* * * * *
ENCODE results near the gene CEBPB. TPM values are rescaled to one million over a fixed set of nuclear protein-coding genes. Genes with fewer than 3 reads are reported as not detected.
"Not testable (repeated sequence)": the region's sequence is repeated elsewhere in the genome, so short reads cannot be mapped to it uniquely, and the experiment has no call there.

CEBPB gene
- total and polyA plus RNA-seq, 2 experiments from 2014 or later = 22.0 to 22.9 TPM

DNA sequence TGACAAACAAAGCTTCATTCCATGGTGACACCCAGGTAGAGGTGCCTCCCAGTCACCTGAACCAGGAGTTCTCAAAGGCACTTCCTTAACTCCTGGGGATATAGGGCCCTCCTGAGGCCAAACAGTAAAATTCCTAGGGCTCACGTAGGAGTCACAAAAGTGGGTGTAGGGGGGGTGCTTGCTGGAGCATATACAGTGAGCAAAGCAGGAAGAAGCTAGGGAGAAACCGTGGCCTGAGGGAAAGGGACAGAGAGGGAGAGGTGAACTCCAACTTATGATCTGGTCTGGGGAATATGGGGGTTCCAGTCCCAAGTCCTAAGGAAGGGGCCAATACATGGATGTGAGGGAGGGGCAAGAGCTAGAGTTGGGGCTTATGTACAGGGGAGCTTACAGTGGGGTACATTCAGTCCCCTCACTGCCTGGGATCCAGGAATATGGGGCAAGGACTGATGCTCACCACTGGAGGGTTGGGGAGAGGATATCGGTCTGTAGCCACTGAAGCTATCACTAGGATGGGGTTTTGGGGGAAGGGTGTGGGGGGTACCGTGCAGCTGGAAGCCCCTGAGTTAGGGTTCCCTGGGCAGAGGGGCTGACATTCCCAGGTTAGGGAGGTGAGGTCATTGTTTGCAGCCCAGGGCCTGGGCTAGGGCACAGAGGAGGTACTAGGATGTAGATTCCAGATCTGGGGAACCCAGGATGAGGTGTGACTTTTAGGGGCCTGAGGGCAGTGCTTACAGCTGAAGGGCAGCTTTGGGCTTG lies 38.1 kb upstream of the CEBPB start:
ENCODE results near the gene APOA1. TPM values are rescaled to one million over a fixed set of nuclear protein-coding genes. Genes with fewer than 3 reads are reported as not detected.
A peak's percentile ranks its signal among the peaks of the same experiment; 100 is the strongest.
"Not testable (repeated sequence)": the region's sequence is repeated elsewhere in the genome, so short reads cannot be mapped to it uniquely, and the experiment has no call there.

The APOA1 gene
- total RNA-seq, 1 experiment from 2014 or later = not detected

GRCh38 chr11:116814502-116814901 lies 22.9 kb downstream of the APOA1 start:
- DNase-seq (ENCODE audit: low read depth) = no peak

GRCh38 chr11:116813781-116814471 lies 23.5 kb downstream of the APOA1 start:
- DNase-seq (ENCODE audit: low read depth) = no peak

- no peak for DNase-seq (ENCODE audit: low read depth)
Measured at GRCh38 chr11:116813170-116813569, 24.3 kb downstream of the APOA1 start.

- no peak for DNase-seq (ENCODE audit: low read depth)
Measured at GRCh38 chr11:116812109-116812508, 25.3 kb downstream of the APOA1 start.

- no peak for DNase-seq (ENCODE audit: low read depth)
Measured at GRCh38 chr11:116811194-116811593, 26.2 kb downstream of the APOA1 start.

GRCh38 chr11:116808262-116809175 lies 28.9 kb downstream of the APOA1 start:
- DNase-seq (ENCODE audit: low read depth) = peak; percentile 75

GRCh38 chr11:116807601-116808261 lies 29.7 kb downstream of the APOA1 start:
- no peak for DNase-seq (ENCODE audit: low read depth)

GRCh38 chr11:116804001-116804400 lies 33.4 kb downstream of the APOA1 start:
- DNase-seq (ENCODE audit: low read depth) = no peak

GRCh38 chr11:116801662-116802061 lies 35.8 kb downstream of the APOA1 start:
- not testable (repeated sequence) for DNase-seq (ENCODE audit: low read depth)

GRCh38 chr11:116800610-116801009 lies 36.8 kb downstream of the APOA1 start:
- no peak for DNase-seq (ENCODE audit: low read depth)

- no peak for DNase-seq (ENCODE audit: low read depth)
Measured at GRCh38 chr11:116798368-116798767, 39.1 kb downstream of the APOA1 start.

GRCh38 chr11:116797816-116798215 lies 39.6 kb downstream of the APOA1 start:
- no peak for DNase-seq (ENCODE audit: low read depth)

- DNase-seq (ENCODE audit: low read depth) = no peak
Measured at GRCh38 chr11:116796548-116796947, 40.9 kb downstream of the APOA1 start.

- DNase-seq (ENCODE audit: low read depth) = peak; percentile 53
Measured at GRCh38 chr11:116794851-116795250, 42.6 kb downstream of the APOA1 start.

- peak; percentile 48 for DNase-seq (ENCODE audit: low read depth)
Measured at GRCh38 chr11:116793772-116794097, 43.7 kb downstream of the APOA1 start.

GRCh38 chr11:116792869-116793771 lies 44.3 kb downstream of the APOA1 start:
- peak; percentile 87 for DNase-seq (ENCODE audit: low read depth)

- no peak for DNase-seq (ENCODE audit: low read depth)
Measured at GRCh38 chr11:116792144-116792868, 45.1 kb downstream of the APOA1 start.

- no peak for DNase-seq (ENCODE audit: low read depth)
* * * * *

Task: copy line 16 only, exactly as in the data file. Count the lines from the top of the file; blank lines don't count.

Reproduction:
Measured at GRCh38 chr11:116813170-116813569, 24.3 kb downstream of the APOA1 start.